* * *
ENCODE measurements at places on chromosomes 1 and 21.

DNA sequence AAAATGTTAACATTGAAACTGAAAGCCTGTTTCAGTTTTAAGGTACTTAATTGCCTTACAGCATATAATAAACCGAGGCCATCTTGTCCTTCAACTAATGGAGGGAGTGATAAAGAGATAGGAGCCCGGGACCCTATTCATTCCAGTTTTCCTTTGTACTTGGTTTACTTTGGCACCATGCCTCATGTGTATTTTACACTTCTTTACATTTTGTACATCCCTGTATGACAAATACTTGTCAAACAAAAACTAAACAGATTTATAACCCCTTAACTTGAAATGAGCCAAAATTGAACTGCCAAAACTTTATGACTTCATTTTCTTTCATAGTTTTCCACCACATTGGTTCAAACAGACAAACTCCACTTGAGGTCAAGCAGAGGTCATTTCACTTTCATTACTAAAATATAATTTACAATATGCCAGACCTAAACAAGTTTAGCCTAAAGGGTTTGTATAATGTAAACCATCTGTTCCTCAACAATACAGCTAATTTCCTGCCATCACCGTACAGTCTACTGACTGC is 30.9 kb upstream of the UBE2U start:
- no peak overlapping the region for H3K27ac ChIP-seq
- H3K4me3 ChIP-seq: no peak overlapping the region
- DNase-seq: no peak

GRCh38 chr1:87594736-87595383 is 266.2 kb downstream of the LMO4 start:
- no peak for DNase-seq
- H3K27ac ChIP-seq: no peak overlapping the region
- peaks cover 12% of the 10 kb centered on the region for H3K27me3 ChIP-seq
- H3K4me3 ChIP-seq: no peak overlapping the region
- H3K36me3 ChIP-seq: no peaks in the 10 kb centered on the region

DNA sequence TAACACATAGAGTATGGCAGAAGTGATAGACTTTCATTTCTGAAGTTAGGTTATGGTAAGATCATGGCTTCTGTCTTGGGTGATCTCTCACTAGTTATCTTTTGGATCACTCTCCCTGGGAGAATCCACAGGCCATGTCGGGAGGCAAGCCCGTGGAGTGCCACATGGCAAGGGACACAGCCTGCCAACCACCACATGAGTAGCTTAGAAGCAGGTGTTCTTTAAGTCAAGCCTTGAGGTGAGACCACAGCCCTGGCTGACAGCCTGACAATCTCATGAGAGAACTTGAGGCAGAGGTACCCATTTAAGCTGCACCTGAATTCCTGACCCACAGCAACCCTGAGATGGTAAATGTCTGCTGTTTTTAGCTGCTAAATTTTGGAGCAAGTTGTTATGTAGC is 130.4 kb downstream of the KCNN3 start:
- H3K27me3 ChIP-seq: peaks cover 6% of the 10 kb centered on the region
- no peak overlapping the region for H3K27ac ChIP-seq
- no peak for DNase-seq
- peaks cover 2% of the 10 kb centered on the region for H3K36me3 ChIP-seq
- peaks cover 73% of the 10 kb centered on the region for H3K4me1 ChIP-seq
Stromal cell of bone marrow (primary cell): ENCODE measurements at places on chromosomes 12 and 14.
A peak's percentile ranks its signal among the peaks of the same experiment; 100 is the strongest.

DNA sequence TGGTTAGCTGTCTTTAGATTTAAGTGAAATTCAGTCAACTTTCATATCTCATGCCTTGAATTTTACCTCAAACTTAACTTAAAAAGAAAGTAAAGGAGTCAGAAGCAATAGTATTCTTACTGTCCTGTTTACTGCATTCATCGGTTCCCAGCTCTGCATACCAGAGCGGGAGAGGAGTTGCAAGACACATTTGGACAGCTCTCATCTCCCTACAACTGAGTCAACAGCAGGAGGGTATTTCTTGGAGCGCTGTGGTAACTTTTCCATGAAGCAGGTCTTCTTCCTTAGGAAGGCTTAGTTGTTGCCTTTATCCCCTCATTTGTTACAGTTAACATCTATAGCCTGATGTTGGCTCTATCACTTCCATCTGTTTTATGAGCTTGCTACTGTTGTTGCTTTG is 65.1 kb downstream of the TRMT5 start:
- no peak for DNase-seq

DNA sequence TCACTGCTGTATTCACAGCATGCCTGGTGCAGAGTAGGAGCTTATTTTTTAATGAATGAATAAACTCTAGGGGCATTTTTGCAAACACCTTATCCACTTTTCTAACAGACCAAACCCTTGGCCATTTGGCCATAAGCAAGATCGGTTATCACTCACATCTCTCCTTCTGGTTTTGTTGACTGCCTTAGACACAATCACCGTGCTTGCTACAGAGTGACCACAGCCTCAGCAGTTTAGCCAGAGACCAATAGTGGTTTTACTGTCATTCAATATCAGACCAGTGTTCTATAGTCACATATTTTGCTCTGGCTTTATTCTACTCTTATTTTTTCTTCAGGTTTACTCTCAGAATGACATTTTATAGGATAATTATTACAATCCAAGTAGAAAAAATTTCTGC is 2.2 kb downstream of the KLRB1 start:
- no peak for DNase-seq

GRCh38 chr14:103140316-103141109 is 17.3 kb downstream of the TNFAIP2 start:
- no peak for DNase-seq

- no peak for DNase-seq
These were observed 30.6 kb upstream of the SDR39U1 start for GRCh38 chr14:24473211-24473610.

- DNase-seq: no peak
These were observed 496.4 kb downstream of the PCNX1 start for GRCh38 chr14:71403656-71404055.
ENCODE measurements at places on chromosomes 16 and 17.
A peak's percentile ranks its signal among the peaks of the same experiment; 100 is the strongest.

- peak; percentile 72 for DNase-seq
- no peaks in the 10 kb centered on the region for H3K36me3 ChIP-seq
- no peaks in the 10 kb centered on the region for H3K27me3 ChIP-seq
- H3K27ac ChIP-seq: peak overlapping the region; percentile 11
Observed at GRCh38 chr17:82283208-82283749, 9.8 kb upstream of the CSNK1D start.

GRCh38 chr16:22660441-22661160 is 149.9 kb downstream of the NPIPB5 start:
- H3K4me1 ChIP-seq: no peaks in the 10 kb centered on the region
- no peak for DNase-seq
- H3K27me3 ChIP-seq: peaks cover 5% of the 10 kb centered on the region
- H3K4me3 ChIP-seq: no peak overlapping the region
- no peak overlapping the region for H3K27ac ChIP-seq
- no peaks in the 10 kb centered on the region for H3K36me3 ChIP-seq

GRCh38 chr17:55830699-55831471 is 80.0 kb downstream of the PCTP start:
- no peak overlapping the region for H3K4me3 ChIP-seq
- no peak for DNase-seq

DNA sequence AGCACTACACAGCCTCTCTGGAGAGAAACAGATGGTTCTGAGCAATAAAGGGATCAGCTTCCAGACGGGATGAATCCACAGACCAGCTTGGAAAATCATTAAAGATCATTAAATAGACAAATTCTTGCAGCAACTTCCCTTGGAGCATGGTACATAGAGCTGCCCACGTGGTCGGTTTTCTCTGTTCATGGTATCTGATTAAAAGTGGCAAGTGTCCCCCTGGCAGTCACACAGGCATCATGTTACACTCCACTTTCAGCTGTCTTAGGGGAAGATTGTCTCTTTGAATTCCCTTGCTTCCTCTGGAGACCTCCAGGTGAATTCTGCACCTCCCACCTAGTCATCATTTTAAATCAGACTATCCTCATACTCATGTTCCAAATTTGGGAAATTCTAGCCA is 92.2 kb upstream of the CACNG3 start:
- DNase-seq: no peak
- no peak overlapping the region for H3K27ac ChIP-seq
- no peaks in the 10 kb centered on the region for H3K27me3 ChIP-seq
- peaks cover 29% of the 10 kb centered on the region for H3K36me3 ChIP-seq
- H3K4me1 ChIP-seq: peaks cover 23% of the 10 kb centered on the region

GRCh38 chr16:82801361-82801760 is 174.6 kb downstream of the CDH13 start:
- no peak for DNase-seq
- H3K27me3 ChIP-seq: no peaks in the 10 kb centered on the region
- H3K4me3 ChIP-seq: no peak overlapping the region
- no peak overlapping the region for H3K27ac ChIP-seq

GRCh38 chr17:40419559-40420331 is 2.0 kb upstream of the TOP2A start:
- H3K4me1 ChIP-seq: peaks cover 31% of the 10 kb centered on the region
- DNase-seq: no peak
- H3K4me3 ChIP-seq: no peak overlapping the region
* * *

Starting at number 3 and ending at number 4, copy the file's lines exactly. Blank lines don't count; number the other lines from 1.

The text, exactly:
- no peak overlapping the region for H3K27ac ChIP-seq
- H3K4me3 ChIP-seq: no peak overlapping the region